Arabic Calligraphy is the artistic tradition of handwriting and calligraphy based on the Arabic alphabet. It is the tool of communication known in Arabic as khatt (Arabic: خط), derived from the word ‘line’, ‘design’, or ‘establishment’. Kufic is the oldest form of the Arabic script.
From an artistic point of view, Arabic calligraphy has been well-known and appreciated for its diversity and great potential for development. In fact, it has been linked in the Arabic civilization and used in various fields such as religion, art, architecture, education and craftsmanship, which in return have played an important role in its advancement and investment. Although most Islamic calligraphy is in Arabic and most Arabic calligraphy is Islamic, these two are not identical. Coptic or other Christian manuscripts in Arabic, for example, have made use of calligraphy. Likewise, there is Islamic calligraphy in Persian or the historic Ottoman language. Arabic or Persian calligraphy has also been incorporated into modern art, beginning with the post-colonial period in the Middle East, as well as the more recent style of calligraphy..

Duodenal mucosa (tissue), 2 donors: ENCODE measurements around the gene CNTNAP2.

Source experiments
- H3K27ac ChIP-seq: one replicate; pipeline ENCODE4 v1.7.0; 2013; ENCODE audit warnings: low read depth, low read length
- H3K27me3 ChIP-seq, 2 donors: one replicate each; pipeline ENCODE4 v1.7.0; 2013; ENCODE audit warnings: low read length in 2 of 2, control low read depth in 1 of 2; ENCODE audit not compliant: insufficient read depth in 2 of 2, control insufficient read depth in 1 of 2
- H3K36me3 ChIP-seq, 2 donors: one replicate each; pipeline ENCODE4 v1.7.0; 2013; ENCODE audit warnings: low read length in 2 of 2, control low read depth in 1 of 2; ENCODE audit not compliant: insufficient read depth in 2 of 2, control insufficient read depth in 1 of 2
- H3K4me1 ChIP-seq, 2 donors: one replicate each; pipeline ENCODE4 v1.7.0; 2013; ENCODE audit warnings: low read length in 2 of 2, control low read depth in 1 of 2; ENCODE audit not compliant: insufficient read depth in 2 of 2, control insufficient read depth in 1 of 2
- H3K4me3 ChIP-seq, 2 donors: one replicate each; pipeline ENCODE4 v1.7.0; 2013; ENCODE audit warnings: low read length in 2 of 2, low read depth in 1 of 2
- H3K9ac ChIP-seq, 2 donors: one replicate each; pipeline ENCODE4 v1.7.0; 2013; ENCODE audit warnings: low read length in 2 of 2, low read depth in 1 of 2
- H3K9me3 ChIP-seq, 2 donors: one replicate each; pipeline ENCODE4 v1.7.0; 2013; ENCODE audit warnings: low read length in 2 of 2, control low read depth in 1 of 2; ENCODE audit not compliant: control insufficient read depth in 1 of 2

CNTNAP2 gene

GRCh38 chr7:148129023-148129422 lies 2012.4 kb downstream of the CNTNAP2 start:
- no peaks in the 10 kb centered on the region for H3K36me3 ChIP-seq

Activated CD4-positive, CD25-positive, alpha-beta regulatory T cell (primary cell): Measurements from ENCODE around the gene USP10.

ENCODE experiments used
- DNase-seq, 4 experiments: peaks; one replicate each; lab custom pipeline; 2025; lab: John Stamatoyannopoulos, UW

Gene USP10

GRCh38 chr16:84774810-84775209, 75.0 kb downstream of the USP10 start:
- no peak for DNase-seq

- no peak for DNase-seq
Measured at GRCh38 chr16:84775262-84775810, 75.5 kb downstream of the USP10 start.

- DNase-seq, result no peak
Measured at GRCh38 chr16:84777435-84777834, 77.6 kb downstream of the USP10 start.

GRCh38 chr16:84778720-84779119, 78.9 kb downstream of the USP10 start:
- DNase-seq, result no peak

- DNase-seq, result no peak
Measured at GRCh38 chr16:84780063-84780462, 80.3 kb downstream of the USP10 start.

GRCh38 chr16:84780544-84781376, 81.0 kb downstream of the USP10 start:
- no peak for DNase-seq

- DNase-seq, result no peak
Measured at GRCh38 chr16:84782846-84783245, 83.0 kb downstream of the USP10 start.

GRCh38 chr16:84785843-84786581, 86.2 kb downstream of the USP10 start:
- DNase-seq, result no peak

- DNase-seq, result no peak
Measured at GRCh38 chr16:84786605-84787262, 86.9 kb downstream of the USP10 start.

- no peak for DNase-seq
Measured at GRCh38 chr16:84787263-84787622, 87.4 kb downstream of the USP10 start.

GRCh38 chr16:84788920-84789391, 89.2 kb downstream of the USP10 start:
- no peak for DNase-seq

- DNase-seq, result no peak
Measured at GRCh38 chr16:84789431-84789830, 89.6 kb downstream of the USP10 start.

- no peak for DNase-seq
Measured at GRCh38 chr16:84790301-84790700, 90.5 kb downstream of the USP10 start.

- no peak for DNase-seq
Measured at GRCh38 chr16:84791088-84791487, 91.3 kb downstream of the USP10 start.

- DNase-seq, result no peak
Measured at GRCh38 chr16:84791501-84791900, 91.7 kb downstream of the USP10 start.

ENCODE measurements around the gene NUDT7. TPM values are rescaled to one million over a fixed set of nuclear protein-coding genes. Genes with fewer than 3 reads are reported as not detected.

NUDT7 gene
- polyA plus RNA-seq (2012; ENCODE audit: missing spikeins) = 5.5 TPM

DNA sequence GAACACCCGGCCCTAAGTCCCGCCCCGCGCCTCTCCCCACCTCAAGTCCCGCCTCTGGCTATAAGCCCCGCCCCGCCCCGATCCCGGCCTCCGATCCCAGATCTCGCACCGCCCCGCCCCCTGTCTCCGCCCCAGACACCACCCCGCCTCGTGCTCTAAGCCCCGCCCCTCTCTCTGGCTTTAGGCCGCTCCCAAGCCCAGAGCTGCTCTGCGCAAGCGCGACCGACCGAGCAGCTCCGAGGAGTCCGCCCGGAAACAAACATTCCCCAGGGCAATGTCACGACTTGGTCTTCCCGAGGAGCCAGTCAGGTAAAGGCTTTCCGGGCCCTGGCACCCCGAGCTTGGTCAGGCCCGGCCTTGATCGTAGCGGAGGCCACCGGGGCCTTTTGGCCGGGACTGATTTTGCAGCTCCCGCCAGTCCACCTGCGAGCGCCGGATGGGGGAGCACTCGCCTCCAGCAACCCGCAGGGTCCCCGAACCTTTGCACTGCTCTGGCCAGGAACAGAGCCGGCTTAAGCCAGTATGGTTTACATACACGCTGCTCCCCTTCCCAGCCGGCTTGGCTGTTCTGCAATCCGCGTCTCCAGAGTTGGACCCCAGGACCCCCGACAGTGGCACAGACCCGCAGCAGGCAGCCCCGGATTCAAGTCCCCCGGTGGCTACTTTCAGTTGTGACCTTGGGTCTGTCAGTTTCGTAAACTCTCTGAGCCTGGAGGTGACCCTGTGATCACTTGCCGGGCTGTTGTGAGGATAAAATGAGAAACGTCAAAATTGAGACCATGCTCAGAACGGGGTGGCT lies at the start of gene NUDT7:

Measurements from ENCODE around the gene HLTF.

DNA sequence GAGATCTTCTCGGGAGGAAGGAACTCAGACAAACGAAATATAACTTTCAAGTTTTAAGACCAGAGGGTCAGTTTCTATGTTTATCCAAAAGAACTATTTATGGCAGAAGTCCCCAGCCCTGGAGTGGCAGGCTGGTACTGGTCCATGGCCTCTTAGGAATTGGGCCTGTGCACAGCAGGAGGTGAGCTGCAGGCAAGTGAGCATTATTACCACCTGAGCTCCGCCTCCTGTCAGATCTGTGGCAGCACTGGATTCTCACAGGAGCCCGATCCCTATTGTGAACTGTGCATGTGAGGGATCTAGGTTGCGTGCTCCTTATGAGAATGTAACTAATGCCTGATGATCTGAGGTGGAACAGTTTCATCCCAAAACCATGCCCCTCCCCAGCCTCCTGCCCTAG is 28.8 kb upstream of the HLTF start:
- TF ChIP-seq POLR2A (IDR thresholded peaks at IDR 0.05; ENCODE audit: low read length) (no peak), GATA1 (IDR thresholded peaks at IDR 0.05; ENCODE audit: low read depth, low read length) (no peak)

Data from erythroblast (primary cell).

Almost all Islamic calligraphy is written in Arabic script. The Quran was revealed in that language, and the self-righteous of the revelation meant that the script was adopted for many other languages, such as new Persian, Ottoman Turkish, and Urdu. Unlike many other scripts that have at least two distinct forms of writing—a monumental or printed form in which the letters are written separately and a cursive or handwritten form in which they are connected—Arabic has only the cursive form, in which some, but not all, letters are connected and assume different forms depending on their position in the word (initial, medial, final, and independent). The Emirates logo is written in traditional Arabic calligraphy.